Australia creates world's biggest marine park network on eve of Rio+20 summit



Posted on 14 June 2012  | 
Cuddles and diver, Rowley Shoals
© Annabelle Sandes Enlarge
Australia today created the world’s biggest network of marine protected areas, setting an important precedent for ocean protection as countries  prepare to meet for the Rio+20 meeting on sustainable development.

WWF welcomed the new system of marine parks that would now cover more than one third of the Commonwealth waters of Australia – a milestone that WWF has been working towards for more than 15 years. The jewel in the crown of the new network is the Coral Sea marine park that, together with the adjacent Great Barrier Reef Marine Park, will make up the world’s largest marine park.

WWF-Australian CEO Dermot O’Gorman said Australia has the third largest ocean territory in the world that stretches from the tropics to the sub-Antarctic and is home to incredible creatures such as whales, dolphins, turtles and sharks as well as spectacular corals and other ecosystems.



“By declaring more than one third of its waters as marine parks, Australia has made a major advance in marine conservation that is both nationally and globally significant. Coming on the eve of the Rio+20 summit on sustainable development, this is an inspiring outcome for other countries to follow,” Mr O’Gorman said.

“In recent times the Australian Government has made it clear that it aspires to be a global leader in marine conservation.  Today’s decision helps meet this aspiration and WWF looks forward to hearing how Australia will assist other countries in our region to better manage their marine resources at the Rio +20 summit.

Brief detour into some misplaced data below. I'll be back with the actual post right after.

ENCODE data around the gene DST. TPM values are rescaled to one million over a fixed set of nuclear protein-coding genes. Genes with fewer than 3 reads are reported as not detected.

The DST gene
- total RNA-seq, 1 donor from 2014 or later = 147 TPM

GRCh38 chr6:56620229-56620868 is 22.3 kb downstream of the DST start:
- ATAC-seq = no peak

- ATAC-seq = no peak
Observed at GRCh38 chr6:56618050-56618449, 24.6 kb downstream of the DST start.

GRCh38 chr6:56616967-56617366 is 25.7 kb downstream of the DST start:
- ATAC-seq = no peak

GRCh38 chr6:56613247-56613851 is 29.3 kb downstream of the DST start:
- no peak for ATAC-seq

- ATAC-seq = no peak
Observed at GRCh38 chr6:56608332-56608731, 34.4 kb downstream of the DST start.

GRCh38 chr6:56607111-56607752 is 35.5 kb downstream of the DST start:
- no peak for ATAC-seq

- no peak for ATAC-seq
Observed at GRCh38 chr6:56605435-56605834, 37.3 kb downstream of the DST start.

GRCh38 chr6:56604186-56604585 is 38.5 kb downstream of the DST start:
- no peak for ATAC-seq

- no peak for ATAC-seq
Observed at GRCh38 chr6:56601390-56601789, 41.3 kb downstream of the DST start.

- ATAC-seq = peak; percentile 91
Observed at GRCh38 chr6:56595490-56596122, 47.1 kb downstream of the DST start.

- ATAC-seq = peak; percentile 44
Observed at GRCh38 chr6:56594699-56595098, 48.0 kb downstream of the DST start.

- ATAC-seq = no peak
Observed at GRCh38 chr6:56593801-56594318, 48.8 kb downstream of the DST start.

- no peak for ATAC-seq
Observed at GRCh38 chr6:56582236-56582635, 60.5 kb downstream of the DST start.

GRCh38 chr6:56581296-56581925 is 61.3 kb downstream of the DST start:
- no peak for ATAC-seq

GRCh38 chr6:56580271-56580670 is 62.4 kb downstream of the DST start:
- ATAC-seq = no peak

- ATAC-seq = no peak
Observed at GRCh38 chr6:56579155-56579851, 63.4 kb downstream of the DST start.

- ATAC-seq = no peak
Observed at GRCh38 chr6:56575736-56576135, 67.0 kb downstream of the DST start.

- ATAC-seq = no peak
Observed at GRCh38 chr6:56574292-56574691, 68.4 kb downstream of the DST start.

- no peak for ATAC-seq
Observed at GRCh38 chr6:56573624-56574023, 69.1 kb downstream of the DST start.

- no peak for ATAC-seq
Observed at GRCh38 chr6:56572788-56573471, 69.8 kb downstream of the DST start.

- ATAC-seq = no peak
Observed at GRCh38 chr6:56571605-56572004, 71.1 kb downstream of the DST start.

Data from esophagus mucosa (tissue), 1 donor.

“In places like the Coral Triangle and the Pacific, oceans support an incredible diversity of life and provide food security for millions of people.

“WWF’s vision is for there to be a network of marine parks from the freezing waters of the Southern Ocean to the teeming coral reefs of the tropics.”
 
“Marine sanctuaries provide areas where wildlife can feed and breed and help ensure the food security of millions of people who rely on the ocean for their daily sustenance and livelihoods.

“The oil spills and ship groundings in recent years have shown the range of threats facing our oceans. It is important that we get the balance right by ensuring places are set aside for conservation as well as having well-managed, ocean use.”

The Australian network of marine protected areas was announced by the Australian Environment Minister Tony Burke in Sydney today and incorporates places like the reefs of the Coral Sea and the deep sea areas off Western Australia.

In welcoming the announcement, WWF expressed some concern that some of Australia’s most critical marine environments had been excluded from the marine park and left vulnerable to industrial exploitation.

“While this is a big step forward, oil and gas rigs are still moving closer to places like the stunning Rowley Shoals and Ningaloo Reef off Western Australia,” Mr O’Gorman said.

For more information contact

Daniel Rockett, Senior Media Officer, +61 432 206 592, drockett@wwf.org.au
Cuddles and diver, Rowley Shoals
© Annabelle Sandes Enlarge

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